Biden’s recent gun ownership executive order

Biden delivers remarks on the administrations strategy to prevent gun crime

Biden delivers remarks on the administration’s strategy to prevent gun crime

Grace Robertson, Staff Writer

In early March, President Joe Biden issued an executive order which aimed to increase the number of background checks to buy guns and promote secure firearms storage.

Biden elaborated on the goal of the executive order. 

“My executive order directs my attorney general to take every lawful action possible to move us as close as we can to universal background checks without new legislation,” Biden said.

The order directs federal agencies to improve public awareness and promote the use of “red-flag” laws, and instructs the attorney general to release more information about federally licensed firearms dealers who violate the law.

Red-flag laws are gun-violence-prevention acts that permits state courts to remove firearms from individuals who may be dangerous to themselves or others but have not committed a crime and do not show signs of need for mental health hold.

The executive order mandates that the president’s cabinet works on a plan to better structure the government to support communities suffering from gun violence.

The plan also calls on Attorney General Merrick Garland to shore up the rules for federally licensed gun dealers so that they know they are required to do background checks as part of the license.

Matheson Sanchez, an assistant professor of criminal justice at GC, discussed how the executive order will impact Americans.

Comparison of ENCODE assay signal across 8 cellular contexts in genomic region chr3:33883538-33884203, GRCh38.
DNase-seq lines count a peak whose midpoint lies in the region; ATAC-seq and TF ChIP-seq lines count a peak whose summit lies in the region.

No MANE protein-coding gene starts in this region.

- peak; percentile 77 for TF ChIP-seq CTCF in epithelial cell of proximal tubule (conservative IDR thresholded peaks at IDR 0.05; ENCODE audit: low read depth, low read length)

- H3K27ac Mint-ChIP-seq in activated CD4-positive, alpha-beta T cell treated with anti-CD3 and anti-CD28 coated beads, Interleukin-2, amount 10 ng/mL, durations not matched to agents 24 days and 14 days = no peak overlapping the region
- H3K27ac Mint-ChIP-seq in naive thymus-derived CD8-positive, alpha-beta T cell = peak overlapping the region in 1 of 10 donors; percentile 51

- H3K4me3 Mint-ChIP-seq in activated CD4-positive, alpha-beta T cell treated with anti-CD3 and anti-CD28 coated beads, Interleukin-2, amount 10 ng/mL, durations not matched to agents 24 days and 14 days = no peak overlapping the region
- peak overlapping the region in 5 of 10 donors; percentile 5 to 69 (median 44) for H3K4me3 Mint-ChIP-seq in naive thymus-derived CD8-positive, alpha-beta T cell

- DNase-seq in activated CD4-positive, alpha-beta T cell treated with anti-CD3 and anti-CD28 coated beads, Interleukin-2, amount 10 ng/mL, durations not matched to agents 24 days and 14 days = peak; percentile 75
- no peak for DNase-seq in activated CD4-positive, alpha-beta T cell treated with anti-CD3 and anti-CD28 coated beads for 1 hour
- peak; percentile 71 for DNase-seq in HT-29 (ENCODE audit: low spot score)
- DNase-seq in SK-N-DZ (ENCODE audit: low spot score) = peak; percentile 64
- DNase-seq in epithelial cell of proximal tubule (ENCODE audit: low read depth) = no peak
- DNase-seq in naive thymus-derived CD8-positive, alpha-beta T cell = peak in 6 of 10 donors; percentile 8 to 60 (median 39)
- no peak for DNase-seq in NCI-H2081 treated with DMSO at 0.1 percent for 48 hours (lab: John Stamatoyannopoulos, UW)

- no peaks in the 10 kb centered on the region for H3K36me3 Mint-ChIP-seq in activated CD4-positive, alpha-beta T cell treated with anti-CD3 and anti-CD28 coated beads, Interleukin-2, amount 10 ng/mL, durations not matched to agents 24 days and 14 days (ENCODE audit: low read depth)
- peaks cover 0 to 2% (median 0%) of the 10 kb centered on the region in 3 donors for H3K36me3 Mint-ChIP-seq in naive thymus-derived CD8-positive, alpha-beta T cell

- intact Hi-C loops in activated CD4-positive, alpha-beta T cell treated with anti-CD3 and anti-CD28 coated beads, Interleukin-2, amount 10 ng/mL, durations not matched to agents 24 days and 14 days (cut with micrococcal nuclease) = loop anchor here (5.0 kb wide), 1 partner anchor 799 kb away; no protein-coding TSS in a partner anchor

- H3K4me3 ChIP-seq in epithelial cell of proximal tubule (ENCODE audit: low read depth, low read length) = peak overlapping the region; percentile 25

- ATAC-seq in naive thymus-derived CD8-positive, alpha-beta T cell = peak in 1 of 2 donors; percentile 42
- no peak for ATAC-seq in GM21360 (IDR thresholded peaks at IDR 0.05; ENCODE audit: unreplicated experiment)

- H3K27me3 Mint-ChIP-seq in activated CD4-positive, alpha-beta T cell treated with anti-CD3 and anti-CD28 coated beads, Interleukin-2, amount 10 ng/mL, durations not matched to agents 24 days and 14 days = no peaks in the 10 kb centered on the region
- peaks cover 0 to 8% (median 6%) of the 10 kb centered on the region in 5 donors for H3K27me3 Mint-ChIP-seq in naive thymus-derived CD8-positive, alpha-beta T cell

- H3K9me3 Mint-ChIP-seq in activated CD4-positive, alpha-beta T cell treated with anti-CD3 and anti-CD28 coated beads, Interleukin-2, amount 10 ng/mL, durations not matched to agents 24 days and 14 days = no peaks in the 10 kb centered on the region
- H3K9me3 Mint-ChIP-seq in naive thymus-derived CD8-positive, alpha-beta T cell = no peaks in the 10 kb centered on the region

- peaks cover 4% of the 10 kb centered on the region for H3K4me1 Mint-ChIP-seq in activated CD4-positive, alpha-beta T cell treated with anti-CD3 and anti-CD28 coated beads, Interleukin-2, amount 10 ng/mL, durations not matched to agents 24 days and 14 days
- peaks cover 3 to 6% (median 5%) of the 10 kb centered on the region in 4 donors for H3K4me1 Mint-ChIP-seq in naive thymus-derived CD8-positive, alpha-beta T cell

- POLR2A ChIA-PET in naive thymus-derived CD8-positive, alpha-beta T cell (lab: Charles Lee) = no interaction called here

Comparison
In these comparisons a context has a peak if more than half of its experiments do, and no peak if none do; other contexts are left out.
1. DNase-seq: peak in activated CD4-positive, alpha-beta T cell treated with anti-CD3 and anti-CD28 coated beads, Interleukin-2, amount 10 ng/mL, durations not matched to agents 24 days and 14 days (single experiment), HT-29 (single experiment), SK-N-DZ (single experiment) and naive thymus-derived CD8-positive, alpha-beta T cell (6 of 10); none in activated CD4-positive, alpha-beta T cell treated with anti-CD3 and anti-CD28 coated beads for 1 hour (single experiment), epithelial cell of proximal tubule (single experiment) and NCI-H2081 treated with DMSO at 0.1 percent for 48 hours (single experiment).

“I think that what this executive order does is that it actually expands the circumstances around which those laws can actually be enacted and have the confiscation of firearms executed more freely, and that won’t bode well with conservative voters, and it won’t bode well with Republican and conservative legislators either,” Sanchez said.

The concepts of gun control have led to controversies across the political spectrum, and this new order is no different.

“Gun control is something that representatives of conservative constituencies are not going to want to get on board with, because that’s political suicide for them,” Sanchez said. “On the other hand, you know, I think that the majority of the more sort of liberal or progressive representatives and voters, those folks, the majority are probably going to be behind it.”

Despite the polarizing sides, recent polls show that many Americans are in favor of stricter policies. 

According to a February Gallup poll, 63% of Americans are not satisfied with the country’s gun laws.

Sanchez explained why an executive order may be easier than legislation, in terms of gun ownership.

“It’s a multi-billion-dollar industry, and we have too much money wrapped up in the manufacturing sale of firearms in this country for it to be something that Congress is liable to get on board with, despite the fact the majority of their constituents might want it,” Sanchez said.

Rebecca Jones, a junior mathematics major, spoke about gun control and the causes for its interest.

“I think it needs to be stricter,” Jones said. “Obviously, with school shootings, that’s something that we could definitely improve on as a country. It’s really not even a debate.”

The executive order questions the future of gun ownership in the nation.

“It’s hard to say what future legislation will look like,” Sanchez said. “I can only say that it seems like the issues that we’re trying to address here — with mass shootings, specifically school shootings — aren’t getting any better, and I think that, in terms of gun laws, America tends to be a little antiquated, and we tend to hold on to tradition.”